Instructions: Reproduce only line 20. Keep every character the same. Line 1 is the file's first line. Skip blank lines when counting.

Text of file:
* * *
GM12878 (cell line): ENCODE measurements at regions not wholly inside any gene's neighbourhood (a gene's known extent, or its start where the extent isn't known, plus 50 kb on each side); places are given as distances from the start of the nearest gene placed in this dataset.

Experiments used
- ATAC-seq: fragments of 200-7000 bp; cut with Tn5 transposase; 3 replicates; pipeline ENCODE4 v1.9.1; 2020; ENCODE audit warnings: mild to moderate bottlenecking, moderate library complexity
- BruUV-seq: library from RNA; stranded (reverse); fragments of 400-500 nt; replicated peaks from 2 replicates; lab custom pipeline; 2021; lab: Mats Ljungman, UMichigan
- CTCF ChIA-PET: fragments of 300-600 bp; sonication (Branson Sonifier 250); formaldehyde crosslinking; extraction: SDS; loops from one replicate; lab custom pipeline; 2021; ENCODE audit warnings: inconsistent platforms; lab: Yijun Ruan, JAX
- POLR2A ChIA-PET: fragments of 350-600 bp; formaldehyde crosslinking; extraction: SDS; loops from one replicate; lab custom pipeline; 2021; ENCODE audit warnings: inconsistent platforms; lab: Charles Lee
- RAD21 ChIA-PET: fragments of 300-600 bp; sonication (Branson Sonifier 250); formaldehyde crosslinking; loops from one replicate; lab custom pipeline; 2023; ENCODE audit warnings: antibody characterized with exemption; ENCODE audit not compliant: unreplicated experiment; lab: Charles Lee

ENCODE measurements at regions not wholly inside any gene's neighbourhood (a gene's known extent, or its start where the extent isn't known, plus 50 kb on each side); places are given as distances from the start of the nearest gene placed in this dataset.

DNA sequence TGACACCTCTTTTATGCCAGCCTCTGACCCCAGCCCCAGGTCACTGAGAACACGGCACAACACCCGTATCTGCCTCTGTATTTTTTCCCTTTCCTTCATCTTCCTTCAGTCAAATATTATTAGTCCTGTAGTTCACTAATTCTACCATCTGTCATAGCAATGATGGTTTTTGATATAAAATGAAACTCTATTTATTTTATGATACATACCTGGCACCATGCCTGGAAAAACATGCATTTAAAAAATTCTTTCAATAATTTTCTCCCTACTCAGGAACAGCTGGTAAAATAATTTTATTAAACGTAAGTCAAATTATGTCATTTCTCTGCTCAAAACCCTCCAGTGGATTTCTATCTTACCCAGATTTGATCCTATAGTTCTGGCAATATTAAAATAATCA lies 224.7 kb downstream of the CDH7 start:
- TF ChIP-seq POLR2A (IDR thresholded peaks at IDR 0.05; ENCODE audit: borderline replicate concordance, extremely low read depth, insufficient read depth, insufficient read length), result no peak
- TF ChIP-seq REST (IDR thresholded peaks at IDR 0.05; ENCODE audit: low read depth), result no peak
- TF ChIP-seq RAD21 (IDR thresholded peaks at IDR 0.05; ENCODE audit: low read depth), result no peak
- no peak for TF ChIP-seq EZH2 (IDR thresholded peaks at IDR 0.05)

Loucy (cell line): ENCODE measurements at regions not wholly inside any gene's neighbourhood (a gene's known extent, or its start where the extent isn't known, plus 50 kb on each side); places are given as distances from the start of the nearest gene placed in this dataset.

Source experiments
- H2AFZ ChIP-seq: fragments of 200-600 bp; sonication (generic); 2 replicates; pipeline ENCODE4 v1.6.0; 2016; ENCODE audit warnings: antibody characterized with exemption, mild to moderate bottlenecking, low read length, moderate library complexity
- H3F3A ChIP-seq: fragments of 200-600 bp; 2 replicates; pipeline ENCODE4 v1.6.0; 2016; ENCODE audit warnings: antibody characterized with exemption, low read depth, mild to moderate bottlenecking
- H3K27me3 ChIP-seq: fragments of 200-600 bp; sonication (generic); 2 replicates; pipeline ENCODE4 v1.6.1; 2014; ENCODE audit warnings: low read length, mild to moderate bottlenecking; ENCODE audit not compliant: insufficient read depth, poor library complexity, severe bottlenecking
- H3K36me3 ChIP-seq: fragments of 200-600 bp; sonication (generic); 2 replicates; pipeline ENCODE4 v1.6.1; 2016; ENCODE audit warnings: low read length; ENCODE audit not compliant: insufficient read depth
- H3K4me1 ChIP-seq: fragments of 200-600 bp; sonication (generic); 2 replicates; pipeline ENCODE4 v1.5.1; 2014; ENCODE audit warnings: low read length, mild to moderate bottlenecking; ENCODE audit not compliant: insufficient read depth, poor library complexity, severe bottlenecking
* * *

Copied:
- H3K4me1 ChIP-seq: fragments of 200-600 bp; sonication (generic); 2 replicates; pipeline ENCODE4 v1.5.1; 2014; ENCODE audit warnings: low read length, mild to moderate bottlenecking; ENCODE audit not compliant: insufficient read depth, poor library complexity, severe bottlenecking